STARTUP SPOTLIGHT: Semplice

Greek yogurt is the fastest growing dairy product line in America. The benefits of yogurt consumption are well-documented, but Greek yogurt production results in a large amount of acidic whey; a byproduct that the yogurt industry has no economic use for.

A WSU food science team has developed a solution: a tasty new low-calorie beverage that provides a boost of protein and potassium. The sports drink reduces food waste while also giving the yogurt industry a new revenue stream. » More …

Passion, energy, statewide resources drive young biotech

Sam Byrd Co-Optical
WSU alumni & Co-Optical CEO Samuel Byrd with a prototype of a glucose-monitoring device he worked with a student team to develop.

When Samual Byrd saw the daily challenges his mom faced as a recently-diagnosed diabetes patient, he wanted to do something to help her get healthy again. As a bioengineering student and entrepreneurship fellow at Washington State University, he was uniquely suited to actually take on that challenge.

And he did. » More …

Cross-state collaboration fosters student entrepreneurship

Engage student startup with prototype of their product, SafeShot
Engage student startup with prototype of their product, SafeShot

For two students who did not think much of entrepreneurship a year ago, Emily Willard and Katherine Brandenstein have been making quite a splash in Washington’s biotech startup space.

Their company – Engage – started as a senior design class assignment and evolved into a full time job that they will pursue after graduation.
» More …

Student interns help small business exporting

Guest Post from Hope Tinney with the Small Business Development Centers

Torklift International, an industry leader in after-market upgrades and accessories for truck campers, caravans and other recreational vehicles, has been selling its made-in-Washington products to camping enthusiasts around the world for decades.

For the most part, though, international customers were going online or working through an authorized dealer to buy tow bars, hitches, turnbuckles, truss extensions, tie-downs and other hardware, which meant the single-item shipping costs were high and the delivery time could be weeks, if not months.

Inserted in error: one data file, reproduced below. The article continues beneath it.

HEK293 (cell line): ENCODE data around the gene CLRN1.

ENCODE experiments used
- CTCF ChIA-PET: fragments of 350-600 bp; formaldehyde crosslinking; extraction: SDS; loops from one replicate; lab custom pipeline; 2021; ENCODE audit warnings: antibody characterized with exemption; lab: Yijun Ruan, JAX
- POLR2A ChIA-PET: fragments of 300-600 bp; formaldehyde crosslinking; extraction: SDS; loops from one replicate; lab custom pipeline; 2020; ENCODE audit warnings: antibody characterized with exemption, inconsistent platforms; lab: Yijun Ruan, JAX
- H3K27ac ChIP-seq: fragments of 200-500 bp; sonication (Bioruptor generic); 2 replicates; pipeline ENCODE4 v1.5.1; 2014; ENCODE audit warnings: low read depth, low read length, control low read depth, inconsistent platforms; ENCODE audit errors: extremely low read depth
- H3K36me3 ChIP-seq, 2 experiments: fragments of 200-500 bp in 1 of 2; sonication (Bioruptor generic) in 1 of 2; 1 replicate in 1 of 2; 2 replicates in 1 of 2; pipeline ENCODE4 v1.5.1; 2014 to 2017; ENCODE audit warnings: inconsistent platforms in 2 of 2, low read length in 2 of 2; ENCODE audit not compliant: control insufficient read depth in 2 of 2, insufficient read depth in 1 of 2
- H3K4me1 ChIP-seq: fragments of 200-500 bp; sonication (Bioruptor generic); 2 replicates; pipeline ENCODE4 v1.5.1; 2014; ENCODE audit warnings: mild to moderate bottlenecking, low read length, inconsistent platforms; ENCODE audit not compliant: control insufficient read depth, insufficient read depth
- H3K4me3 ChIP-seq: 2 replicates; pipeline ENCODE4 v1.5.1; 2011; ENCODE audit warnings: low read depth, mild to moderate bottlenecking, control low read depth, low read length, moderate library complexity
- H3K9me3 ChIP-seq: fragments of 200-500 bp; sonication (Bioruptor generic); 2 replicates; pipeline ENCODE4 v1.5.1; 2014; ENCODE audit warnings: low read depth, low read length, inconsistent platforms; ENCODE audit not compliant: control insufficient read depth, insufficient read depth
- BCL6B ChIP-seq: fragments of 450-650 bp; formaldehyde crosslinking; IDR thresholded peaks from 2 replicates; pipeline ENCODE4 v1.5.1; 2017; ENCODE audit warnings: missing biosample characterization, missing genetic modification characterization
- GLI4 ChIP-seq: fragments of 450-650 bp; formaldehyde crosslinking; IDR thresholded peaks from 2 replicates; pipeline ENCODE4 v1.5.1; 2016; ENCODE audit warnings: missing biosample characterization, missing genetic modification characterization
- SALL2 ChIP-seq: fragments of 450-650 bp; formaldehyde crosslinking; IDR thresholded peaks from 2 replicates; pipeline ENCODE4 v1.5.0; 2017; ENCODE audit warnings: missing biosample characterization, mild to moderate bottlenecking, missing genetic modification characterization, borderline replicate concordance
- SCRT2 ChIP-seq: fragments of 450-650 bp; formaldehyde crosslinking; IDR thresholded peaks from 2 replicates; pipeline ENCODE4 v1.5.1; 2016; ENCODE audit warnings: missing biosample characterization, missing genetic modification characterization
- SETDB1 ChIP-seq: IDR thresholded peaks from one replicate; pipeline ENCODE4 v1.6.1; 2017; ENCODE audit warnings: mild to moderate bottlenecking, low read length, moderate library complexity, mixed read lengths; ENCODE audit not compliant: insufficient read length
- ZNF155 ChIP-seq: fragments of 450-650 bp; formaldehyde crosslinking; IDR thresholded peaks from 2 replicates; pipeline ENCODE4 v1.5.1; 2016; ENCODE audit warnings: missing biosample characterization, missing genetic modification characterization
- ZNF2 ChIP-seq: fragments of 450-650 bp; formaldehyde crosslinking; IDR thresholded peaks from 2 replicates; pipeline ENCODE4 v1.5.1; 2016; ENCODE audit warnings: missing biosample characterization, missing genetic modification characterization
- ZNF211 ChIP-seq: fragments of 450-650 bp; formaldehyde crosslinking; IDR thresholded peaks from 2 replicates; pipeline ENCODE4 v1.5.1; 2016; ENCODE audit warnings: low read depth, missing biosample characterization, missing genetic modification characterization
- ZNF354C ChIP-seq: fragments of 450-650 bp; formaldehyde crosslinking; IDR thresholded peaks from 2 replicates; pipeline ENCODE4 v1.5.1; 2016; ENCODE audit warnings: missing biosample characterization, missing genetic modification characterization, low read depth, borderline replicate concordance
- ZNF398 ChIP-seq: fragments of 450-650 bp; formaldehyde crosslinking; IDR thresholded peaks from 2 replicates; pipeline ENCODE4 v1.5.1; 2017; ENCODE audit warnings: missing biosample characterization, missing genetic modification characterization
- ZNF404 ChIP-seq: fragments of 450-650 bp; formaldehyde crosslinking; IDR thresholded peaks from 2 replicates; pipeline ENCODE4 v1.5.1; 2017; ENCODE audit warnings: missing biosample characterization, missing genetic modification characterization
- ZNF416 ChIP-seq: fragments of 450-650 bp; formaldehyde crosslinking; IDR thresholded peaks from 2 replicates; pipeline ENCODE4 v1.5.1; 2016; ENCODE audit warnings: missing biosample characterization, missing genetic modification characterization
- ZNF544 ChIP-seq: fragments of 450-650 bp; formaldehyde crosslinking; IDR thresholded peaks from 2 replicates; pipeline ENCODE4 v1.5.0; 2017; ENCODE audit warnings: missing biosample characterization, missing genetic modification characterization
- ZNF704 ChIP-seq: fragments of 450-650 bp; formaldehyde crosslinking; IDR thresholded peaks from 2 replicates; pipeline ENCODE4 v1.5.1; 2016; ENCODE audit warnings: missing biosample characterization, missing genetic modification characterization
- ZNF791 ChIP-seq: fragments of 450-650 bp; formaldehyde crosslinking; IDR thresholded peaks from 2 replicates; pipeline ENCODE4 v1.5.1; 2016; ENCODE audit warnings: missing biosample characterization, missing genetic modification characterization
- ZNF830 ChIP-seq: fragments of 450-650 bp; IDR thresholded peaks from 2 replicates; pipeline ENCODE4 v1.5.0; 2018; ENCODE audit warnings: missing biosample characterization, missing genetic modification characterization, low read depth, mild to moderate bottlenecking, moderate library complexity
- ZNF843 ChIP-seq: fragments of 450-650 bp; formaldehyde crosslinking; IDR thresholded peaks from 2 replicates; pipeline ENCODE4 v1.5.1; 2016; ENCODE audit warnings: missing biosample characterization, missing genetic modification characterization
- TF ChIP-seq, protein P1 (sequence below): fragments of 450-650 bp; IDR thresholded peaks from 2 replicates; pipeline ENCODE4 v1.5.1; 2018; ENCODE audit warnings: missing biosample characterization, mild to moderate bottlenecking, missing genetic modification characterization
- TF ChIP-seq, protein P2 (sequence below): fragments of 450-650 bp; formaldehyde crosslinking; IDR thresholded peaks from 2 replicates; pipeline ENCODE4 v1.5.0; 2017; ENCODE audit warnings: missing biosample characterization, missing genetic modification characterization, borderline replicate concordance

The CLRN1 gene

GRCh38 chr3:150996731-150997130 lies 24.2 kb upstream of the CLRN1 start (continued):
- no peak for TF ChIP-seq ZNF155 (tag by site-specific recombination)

With a relatively large and growing customer base in Australia, the family-run, Kent-based company started wondering if the customer demand could support a distribution center Down Under. » More …

Entrepreneurial students innovate to solve grand challenges

University faculty are not the only ones making an impact with their research – over the last few weeks WSU students have developed and been recognized for innovations that tackle grand challenges such as sustaining health around the world and developing sustainable resources. We wanted to take a moment to highlight these student teams, and demonstrate the impact that experiential education has not only on students’ development, but on their communities as well. » More …

Be like Owen: Take your tech skills to agriculture

General Electric recently released a series of commercials that repaints the 123-year-old industrial company as an innovative, fresh place to work for young computer scientists and programmers. GE’s wants to be viewed as the world’s premier digital industrial company, and Patrick Williams would like to do the same thing for agriculture. » More …

Hands-on learning that helps business community thrive

“I couldn’t hire enough people to do what Business Growth MAP has done for me. Hands-down, it’s one of the best things I’ve done since I opened.”

– Bonnie Brasure
Owner, Bleu Door Bakery

Bonnie Brasure represents one of the 145 organizations and entrepreneurs who have received free business consulting services from students in WSU Vancouver’s Business Growth Mentor Analysis Program (MAP) over the past four years. Since launching in 2011, participating companies reported $4.6 million of new revenues and 15 full-time jobs that are directly attributable to the program.

In recognition of that impressive economic impact, the American Association of State Colleges and Universities will recognize the program as a leading example of regional economic development at the annual meeting that starts Sunday. » More …